Ah ok great thank you. I can’t load the file from my server like normal, but that unpkg.com link works fine.

Hmm, I’m not sure what is goin on now. I made an example and it seems to be working. I’m not sure why my live app is not liking r121.

I’ll have to do some more research.

Thanks for helping me with the module based fiddle.

You can use the JavaScript Class extends Keyword.
Example below extends the OrbitContols.

class ExtendedOrbitControls extends OrbitControls {
    constructor(camera, domElement) {
        super(camera, domElement);
        this.propertyA = "seanwasere";

and then use it,

const controls = new ExtendedOrbitControls(camera, renderer.domElement);

Running example

JavaScript version
See Lines 5-10, 21-23 : https://codesandbox.io/s/extended-orbitcontrols-j0tkz?file=/dist/client/client.js

TypeScript Version
See Lines 6-12, 27-29: https://codesandbox.io/s/extended-orbitcontrols-j0tkz?file=/src/client/client.ts


@gkjohnson hm, that’s true, mutability of everything is great, same with clojures, dynamic typing etc., but only as long as (1) it’s predictable (2) you know what you are doing. If our man @titansoftime goes once again mutating (or extending) Three’s classes (which may or may not change over time, you can’t predict that) he is kinda asking for trouble in the future once again. And I can’t really seem to understand why in the first place.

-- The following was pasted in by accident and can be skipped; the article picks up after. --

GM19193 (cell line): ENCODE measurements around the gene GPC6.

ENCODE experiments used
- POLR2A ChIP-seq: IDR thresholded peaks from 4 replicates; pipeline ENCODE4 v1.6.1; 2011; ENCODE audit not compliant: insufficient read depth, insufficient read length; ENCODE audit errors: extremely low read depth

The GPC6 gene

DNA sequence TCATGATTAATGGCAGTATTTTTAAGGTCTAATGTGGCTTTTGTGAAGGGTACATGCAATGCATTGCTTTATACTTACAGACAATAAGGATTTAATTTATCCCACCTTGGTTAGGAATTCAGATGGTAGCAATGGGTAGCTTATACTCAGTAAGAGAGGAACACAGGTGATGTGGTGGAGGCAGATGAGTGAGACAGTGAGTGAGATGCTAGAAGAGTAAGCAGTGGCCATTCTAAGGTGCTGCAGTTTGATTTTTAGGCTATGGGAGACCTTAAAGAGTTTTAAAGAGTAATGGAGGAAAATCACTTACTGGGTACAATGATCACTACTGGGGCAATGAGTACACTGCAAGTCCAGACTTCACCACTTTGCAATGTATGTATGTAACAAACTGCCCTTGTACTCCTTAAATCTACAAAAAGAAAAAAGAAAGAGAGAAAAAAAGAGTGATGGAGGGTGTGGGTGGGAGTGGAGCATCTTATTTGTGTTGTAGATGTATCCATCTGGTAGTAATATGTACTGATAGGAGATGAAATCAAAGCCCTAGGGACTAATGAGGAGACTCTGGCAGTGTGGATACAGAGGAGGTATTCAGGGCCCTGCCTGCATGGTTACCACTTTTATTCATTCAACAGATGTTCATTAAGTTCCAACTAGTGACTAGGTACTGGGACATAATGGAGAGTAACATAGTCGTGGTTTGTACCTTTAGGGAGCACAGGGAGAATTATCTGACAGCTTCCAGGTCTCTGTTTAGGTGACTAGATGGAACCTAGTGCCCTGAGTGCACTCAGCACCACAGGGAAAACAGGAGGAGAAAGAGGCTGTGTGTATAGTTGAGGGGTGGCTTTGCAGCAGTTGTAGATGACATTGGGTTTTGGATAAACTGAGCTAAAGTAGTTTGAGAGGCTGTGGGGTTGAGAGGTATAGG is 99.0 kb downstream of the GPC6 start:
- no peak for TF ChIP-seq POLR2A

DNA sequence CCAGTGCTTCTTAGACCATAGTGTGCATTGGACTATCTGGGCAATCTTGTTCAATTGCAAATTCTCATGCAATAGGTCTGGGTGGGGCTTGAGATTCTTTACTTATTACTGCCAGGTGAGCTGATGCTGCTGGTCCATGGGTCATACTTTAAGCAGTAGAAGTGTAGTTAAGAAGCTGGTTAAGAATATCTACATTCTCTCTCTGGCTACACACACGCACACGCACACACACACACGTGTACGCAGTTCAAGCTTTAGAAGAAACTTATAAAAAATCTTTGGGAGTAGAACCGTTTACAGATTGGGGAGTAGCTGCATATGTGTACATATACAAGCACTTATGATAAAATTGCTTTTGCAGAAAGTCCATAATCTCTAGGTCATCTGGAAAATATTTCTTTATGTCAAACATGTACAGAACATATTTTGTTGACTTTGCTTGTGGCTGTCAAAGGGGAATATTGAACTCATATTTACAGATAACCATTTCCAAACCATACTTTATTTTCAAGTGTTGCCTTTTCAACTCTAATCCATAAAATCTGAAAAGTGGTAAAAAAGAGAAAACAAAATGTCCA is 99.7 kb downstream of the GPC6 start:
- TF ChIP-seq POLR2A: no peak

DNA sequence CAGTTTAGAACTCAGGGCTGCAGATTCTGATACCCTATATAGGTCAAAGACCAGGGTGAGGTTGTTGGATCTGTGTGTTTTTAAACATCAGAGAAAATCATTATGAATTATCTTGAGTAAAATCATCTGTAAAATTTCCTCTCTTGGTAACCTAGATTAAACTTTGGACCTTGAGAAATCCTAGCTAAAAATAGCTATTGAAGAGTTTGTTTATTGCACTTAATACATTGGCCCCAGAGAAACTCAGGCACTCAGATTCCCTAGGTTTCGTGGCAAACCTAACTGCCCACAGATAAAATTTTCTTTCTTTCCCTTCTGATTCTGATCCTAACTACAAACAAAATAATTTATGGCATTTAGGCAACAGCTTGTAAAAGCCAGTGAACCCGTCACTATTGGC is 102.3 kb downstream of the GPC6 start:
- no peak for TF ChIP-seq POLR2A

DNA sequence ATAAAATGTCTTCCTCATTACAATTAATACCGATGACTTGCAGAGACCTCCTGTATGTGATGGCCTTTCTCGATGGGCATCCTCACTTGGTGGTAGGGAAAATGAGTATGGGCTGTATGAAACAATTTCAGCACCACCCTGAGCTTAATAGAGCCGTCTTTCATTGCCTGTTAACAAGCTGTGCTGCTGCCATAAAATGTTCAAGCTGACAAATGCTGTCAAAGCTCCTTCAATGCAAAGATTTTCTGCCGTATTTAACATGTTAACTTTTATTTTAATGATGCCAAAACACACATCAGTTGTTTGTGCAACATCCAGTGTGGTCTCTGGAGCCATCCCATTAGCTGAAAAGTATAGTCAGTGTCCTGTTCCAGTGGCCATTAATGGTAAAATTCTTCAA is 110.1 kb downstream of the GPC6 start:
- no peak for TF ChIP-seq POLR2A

Imo the smart (and easy) way would be to just build stuff around it:

class MySomethingThatAlsoHasAMesh {
  mesh = new Three.Mesh(); // or a SkinnedMesh

  something() {
    // Do stuff that may or may not use this.mesh

@seanwasere inheritance (except maybe for extending React.Component :upside_down_face: ) does seem to create quite a few more problems than solutions - it’s coupling and chaining classes, which can make any modifications a bit hard later on.

Monkey patching is a valid approach and a reason i highly dislike ES6 classes for locking this feature.

Some features that could be patched without core modifications can’t be done anymore with that, transpilation is a requirement then.

This is a perfect example why “Composition over Inheritance” is a good practice.

As stated before, you should write wrappers around the THREE.js objects. Let THREE.js become “an internal” in your engine, not something that ‘blends in’, otherwise you’ll always have issues like these when updating to a newer version.

I’ve always went with the approach of not touching or modifying the original code, but rather write wrappers around the objects. Yes, you’ll create some boilerplate code (basically quite a few proxy methods), but at least it won’t break the internal API’s of your own engine. When updating THREE, you’ll only have to fix the points in your own code which directly use THREE’s own objects.

For example:

# Your Mesh class which extends THREE.Mesh
export class MyMesh extends Mesh
    // Your own code.

# Some random part in your own code:
const m = new MyMesh();
m.position.set(x, y, z); // <- This is actually a call to THREE.Mesh.position.set

If for whatever reason, THREE decides to change the method signature of set, you’ll have to update every part of your own code where set is being called.

Now, taking the “Composition over Inheritance” approach:

# MyMesh wraps THREE.Mesh
export class MyMesh
    private _mesh: Mesh = new Mesh();

    public setPosition(x: number, y: number, z: number): MyMesh
        this._mesh.position.set(x, y, z);

        return this;

Now, if THREE decides to change the method signature of the set method, you’ll only need to update the setPosition method in your own code.

This is just a hypothetical example of course, but hopefully it shows how easily maintainable your own code becomes when a new update of THREE is released which you want to use.